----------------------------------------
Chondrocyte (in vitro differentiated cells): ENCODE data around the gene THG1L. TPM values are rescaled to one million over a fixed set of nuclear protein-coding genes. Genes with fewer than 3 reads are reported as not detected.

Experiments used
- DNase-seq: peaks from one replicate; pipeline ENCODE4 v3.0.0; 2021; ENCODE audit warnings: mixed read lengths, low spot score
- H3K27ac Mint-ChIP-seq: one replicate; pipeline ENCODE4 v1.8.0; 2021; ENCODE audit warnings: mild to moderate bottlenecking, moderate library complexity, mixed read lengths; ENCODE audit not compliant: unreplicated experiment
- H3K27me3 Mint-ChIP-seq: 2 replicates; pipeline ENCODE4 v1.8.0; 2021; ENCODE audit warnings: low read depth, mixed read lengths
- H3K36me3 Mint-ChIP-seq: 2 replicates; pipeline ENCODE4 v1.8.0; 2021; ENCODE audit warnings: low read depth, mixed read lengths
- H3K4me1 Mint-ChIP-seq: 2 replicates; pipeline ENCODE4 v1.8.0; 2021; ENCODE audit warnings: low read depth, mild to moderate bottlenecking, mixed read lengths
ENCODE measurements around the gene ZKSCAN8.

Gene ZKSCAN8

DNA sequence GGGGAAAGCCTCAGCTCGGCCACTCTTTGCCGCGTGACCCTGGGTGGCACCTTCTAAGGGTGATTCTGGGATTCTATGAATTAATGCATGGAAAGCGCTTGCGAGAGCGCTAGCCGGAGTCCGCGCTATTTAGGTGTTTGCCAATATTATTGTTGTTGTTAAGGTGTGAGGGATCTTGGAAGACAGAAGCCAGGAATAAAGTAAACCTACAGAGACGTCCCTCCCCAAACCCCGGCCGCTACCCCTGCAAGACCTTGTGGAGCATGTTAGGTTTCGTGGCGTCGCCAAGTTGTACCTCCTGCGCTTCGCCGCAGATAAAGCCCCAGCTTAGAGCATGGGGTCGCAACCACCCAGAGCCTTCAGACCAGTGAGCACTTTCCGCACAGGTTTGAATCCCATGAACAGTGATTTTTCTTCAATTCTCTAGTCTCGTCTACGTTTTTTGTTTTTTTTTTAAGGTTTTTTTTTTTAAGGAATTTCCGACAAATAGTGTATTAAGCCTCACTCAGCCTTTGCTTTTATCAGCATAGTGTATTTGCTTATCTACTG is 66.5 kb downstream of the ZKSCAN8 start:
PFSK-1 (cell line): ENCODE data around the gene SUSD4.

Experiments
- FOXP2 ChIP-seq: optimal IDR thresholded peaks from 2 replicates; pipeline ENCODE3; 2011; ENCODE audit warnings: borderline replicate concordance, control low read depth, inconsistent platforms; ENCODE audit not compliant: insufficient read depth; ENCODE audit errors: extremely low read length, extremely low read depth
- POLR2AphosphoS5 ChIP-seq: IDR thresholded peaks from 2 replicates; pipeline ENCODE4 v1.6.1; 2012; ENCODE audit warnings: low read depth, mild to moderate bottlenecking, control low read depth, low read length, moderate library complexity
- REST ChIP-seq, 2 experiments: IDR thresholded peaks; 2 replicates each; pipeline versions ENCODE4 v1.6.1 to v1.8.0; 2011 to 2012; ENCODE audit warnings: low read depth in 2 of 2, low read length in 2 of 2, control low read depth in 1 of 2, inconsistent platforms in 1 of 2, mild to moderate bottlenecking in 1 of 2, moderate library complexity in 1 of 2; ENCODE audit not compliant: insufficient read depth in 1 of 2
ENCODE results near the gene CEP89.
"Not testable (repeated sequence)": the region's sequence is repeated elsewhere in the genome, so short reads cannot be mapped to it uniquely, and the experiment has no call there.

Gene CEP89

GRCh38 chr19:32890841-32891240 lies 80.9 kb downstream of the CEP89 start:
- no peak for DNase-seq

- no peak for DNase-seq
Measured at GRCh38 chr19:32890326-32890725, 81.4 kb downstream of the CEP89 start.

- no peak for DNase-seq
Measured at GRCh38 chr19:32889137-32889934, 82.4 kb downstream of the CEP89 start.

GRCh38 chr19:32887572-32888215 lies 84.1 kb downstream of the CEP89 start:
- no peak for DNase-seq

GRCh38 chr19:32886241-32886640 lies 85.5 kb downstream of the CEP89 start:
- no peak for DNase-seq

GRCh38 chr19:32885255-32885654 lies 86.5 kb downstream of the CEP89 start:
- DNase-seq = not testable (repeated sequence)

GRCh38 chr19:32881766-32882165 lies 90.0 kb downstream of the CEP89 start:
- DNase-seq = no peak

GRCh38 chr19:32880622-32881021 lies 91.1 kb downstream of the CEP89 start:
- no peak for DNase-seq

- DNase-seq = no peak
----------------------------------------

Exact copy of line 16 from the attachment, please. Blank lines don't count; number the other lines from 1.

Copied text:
ENCODE results near the gene CEP89.